Mr. and Mrs. Claus’ enduring romance is captured in sand by sculptors at the Waikiki Sheraton
In addition to Christmas, romance is the theme of this year’s heartwarming pair of holiday sand sculptures at the Sheraton Waikiki, which have been in the process of creation on-site since Nov. 12 and were completed Friday.
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In addition to Christmas,
romance is the theme of this year’s heartwarming pair of holiday sand sculptures at the Sheraton Waikiki, which have been in the process of creation on-site since Nov. 12 and were completed Friday.
In both works, Santa Claus only had eyes for his spouse, whether they were alone on a koa loveseat surrounded by gifts or kicking back with their reindeer, menehune assistant and a kalua pig on Waikiki Beach.
Mrs. Claus, however, looked away from her husband with a demure smile, her eyes downcast, as he leaned in for a kiss but didn’t quite get there in “Santa Under the Mistletoe,” which stands 8 feet tall by 8 feet wide in the hotel lobby and weighs
In “Santa’s Beach Day” she’s too busy making her own sand sculpture to acknowledge her adoring spouse’s wave from across the 25-foot-long, 12-foot-wide, 25-ton panorama in
the portico of the hotel’s main entrance.
While many themes, such as coral reefs, could illustrate Hawaii, artist Jill Harris of Sandsational Sand Sculpting said she preferred a human connection with a local flavor. “We want to show people, to make the sculpture interactive,” she said Thursday morning as she and her teammates, Thomas Koet and Jon Woodworth, gently carved the lifelike figures and landscaping, blew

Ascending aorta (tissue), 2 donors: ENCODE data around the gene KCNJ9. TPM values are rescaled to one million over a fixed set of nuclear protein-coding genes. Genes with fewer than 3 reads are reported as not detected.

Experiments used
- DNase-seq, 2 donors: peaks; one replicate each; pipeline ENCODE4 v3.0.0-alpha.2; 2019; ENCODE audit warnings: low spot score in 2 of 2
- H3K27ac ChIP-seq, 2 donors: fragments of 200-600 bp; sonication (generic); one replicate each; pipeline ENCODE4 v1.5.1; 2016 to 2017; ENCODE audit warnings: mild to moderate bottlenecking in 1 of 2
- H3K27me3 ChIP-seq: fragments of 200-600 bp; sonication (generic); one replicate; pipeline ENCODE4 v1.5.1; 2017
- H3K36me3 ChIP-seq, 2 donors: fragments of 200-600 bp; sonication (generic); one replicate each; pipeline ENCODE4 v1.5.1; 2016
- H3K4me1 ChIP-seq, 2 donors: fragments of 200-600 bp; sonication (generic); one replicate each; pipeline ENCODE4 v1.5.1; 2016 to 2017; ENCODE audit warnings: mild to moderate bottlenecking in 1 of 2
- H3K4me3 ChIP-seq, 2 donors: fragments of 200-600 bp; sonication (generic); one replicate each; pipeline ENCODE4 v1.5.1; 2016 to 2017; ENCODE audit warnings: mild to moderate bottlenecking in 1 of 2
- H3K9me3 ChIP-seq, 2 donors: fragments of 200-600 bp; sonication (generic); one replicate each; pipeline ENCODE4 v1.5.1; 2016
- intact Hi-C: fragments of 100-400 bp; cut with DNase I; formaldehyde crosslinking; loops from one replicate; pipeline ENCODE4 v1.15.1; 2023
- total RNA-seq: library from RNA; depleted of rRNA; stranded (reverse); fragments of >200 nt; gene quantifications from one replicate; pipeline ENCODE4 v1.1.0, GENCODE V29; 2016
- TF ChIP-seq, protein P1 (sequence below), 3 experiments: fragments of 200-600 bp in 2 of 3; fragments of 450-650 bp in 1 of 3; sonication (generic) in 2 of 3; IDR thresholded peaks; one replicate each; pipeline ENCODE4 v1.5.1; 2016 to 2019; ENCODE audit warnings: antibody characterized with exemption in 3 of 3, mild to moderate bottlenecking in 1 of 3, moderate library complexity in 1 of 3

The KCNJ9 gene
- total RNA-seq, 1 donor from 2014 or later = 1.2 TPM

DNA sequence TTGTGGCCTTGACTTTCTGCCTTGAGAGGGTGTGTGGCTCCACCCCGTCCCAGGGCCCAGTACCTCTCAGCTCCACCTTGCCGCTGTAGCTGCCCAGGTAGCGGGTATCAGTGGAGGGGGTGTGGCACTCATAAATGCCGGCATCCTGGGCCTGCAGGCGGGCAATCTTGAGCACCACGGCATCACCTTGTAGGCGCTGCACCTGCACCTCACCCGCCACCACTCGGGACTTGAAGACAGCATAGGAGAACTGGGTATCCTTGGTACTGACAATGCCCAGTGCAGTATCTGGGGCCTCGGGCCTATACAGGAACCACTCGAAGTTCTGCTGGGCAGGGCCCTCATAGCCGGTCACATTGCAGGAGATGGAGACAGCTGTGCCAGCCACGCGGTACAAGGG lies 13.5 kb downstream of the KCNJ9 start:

on them through straws and sprayed them with water.
Sand is much easier to shape when it is wet because it’s soft, she said. “When it’s dry it gets hard.”
But they couldn’t let it get too wet, for instance, while making Mrs. Claus’ lei, or her neck could get so soft that “her head would fall off. Her head alone weighs 50-75 pounds.”
That was one reason they can’t get too intricate, Harris said.
Yet the sculptures were rich with details: banks of orchids, palm fronds, the reindeer’s antlers, the menehune’s helmet, the smiles that expressed the characters’ personalities, Santa’s puckered lips.
“We try to show a lot of emotion,” Harris said, citing the Italian Baroque sculptor Bernini as her main inspiration.
She taught herself
her craft in her backyard
23 years ago and has been sculpting sand at the Sheraton for 13 years; she and Koet, her business and life partner, live in Melbourne, Fla.; Woodworth lives in Austin, Texas.
Asked whether they
ever used glue, Harris said Sandsational’s sculptures are made exclusively of sand and water.
They used quarry sand, with angular, rough grains that “grab into each other” unlike beach sand, which is “round and smooth, and sculpting with it is like stacking marbles — they collapse,” she added.
“The quarry is in Kapolei, and they deliver and dump a mountain of sand at the entry,” she said. The artists shoveled the sand into
five plywood forms, or boxes, stacking them
up, and then removed
the frames one by one as they sculpted the sand
from the top down; the wood is stored and reused each year, and the sand
is used for hotel landscaping.
“Instead of color, sculpture is all about the contrast between light and shadow,” Harris said as
she shaped the underside of Mrs. Claus’ forearm.
Asked why he was smiling as he performed the delicate task of gouging a dark iris in the menehune’s eye with a pointed knife, “I tend to make the expression
the guy’s making,” Koet said. “It’s an unconscious thing.”
In the busy lobby, two women paused to study the mistletoe sculpture. One wondered aloud what was in the small box with a big bow in Santa’s hands.
“If it’s jewelry,” her friend said, “he’ll get his kiss.”
The sand sculptures
are on view 24 hours a
day at the Sheraton
Waikiki, 2255 Kalakaua Ave., through early January.